Lyndon Badou: has: never had a good experience in an Indonesian restaurant. Meaning: when his Toyota flags him that the defendants' counsels want to meet him in the Rasa Sayang off Leicester Square, Lyndon Badou knows that he is going to get shafted.

Except for the strange use of colons, I find this brilliant (and I don't doubt that the colons are there for a reason, but they don't work for me.) The only peace of showing is: "Toyota flags", and that occurs in a subsidiary clause.

I don't like the "show, don't tell" slogan. I appreciate the sentiment, but the statement is misleading. I associate it with fast-food writing, where the author stands behind the counter with a fabricated smile and sells plastic food.

The irony is that within my own writing I tend to go the scenic approach, to such an extent that - in critiques - I get more "not enough exposition".

For characterisation this means:

- dialogue and interaction: by contrasting characters you get a two-for-one deal: misunderstandings, different priorities etc. always use one word in two functions (different connotations, different prominence) and the difference between the two characters defines either (but only in relation to each other, and only in this situation; any inferrances beyond that I leave to the reader.)

- Point-of-view: I tend to do third limited with a tendency towards "objective", but usually any evaluative or interpretative word is attributed to a specific character. In third limited (and even more prominent in 1st person), every word about the world is also a word about a character. (The problem with this approach is that some points-of-view make me work while others flow more freely. I'm unsure whether this causes an imbalance or not.) A key element in PoV is prejudice, conjecture and guesses.

So my most often used method of characterisation is "contrasting characters without ever giving definite traits".

In the context above, I could have both "He had black hair," (HHBH) and "The wind ruffled his black hair." (WRBH) Both sentences would be attributed to a PoV character. Both are more likely to be the PoV character observing someone with black hair than the PoV character having black hair, but there may be situations where PoV characters reflect on their own hair color. If it is the PoV character's hair that's black, I'm more likely to have HHBH as I find it hard to understand why a PoV character whose hair is ruffled by the wind would think of his hair colour (of course, he could have just dyed it and he could be striking a dramatic pose). If the PoV character is observing someone with black hair, HHBH is more likely to occur very near the beginning of a text (unless something happens that makes mentioning hair colour singularly important - i.e. that changes the PoV characters attention structure). WRBH is more likey to be within the action proper.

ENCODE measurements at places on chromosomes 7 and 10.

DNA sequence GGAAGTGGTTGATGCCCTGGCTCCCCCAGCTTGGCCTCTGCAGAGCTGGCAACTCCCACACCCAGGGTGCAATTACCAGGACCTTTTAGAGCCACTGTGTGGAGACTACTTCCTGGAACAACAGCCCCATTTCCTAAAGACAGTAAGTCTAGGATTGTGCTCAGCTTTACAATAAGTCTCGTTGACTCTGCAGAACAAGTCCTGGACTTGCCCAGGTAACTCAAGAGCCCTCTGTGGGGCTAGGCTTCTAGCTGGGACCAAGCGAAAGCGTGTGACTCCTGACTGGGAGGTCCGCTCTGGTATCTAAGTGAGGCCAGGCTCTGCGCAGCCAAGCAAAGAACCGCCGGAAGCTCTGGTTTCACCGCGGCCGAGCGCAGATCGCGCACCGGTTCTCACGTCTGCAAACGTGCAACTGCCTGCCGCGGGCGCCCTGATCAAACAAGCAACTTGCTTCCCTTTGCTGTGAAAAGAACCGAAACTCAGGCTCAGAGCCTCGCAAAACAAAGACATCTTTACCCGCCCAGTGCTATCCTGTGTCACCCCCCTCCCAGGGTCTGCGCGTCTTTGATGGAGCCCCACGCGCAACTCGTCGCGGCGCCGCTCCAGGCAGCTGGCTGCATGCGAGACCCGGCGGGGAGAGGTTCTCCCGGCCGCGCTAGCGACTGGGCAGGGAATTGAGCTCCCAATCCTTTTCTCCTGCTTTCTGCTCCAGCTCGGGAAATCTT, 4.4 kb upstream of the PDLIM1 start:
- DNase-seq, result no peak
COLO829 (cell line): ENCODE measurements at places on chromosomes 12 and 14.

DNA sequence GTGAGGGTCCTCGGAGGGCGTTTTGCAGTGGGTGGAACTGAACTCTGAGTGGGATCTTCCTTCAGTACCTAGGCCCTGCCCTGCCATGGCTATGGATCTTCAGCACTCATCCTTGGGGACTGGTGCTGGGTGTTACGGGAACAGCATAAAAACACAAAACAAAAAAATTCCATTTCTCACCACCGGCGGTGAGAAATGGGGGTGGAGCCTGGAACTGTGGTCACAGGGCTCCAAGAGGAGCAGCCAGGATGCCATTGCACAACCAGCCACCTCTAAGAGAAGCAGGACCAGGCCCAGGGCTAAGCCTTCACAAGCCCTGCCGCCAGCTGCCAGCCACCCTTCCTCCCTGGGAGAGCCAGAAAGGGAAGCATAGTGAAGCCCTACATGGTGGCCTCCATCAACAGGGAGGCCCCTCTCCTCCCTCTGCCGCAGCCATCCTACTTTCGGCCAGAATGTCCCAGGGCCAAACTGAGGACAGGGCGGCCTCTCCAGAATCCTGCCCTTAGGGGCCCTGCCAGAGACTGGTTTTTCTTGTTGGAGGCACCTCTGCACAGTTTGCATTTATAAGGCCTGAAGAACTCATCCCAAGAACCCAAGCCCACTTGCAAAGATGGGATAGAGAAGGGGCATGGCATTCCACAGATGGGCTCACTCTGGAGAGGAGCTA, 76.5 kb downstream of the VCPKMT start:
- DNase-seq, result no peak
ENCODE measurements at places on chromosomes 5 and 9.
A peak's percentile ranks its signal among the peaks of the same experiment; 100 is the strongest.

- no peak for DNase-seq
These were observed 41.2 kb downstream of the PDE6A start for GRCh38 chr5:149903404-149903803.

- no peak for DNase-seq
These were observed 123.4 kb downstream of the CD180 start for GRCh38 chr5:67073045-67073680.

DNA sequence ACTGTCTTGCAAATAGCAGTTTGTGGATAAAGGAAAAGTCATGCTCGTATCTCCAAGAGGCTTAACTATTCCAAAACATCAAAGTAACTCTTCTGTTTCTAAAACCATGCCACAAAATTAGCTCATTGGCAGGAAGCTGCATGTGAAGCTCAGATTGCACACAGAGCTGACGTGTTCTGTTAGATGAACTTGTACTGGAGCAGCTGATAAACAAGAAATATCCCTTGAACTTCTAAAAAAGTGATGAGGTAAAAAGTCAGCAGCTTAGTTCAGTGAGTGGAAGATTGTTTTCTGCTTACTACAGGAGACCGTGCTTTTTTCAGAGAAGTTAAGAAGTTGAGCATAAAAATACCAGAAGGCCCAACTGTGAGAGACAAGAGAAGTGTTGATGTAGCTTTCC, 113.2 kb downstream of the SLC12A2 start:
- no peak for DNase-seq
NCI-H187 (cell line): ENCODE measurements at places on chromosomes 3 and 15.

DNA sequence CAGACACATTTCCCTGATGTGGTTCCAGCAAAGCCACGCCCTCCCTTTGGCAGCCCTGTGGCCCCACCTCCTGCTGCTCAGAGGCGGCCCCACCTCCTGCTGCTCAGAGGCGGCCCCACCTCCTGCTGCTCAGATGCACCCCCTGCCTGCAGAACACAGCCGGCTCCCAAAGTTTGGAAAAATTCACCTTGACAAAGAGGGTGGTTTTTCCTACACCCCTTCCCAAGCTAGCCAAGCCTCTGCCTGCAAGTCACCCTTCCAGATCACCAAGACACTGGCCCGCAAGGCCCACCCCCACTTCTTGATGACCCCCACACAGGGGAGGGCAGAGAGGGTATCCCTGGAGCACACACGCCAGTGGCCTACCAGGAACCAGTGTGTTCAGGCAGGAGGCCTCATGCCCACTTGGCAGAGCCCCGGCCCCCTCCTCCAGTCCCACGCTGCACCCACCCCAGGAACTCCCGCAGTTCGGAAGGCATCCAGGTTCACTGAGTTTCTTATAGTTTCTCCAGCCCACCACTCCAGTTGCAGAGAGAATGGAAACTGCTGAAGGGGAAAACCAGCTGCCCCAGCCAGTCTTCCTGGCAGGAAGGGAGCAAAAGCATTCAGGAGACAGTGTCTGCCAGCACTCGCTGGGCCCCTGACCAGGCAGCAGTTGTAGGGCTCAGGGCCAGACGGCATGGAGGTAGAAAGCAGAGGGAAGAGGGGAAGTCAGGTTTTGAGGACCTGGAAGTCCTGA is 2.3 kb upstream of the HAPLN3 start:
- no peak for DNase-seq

It's a bit more complicated than that, but I'm about to confuse myself. And of course, that's only an analysis of my favoured way of writing (third limited or first). A more overtly omnisicient approach would change the rules. So would a more clearly objective approach. Or the more exotic stuff...

But the gist of it is: I characterise by contrasting characters before a setting/scene.

Hereford Eye
July 8th, 2006, 08:40 AM
H.E.'s 103d Law of Writing: Character description is always a function of story requirements; if it doesn't fit in the story, it is poorly done.

Therefore, out-of-context discussions generally lead to arbitrary, tunnel-visioned, seemingly omni-applicable but actually-useful-only-in-a-setting that-supports-their-use rules/guidelines. A writer must be aware of all the opinions because H.E.'s 1st Law states: A writer must know all the rules so as to be able to explain why she or he didn't follow them.:)

Mock
July 8th, 2006, 09:10 AM
I started reading a book recently where just 3 pages in, the author spent several pages describing what the character was like, her likes and dislikes, her temperament, etc. I was appalled and put the book down. That is just lazy, amateurish writing. No one is interested in reading a biography a mere 3 pages into the book (if at all) and so this sort of thing should be avoided.

Like The Outsiders!

MrBF1V3
July 8th, 2006, 10:33 AM
H E Well now I know the first and the 103rd. I only have 101 to go :rolleyes:

I often have a detailed descrition of my characters, but not in the story. I may refer to this descrition when it fits, or I may make changes in the middle of the story when suddenly I realize it would be cool if my character had a hook for a hand, or lop sided ears.

As for what I fail to include in the confines of the story, I leave those to the reader's imagination.

B5

scifirules
July 10th, 2006, 11:13 PM
H.E.'s 103d Law of Writing: Character description is always a function of story requirements; if it doesn't fit in the story, it is poorly done.

What about scene description? I don't really like long character description, but when I'm reading or writing, I usually like to have a quick paragraph describing the scenery. Something like this (and I'm pulling this out of my nose):


He entered the office. It was large and circular, with a curving oak desk sitting across the room. The walls were adorned with paintings of planets and galaxies, while genetically enhanced fish swam lazily in tanks at opposite ends of the office, their genetically enhanced scales flashing propoganda and soft drink advertisements.

Would that take away from the story too much? I've never had a problem with it, just as long as it is one, quick paragraph. The same could go for describing characters, though I've never been very good at doing that...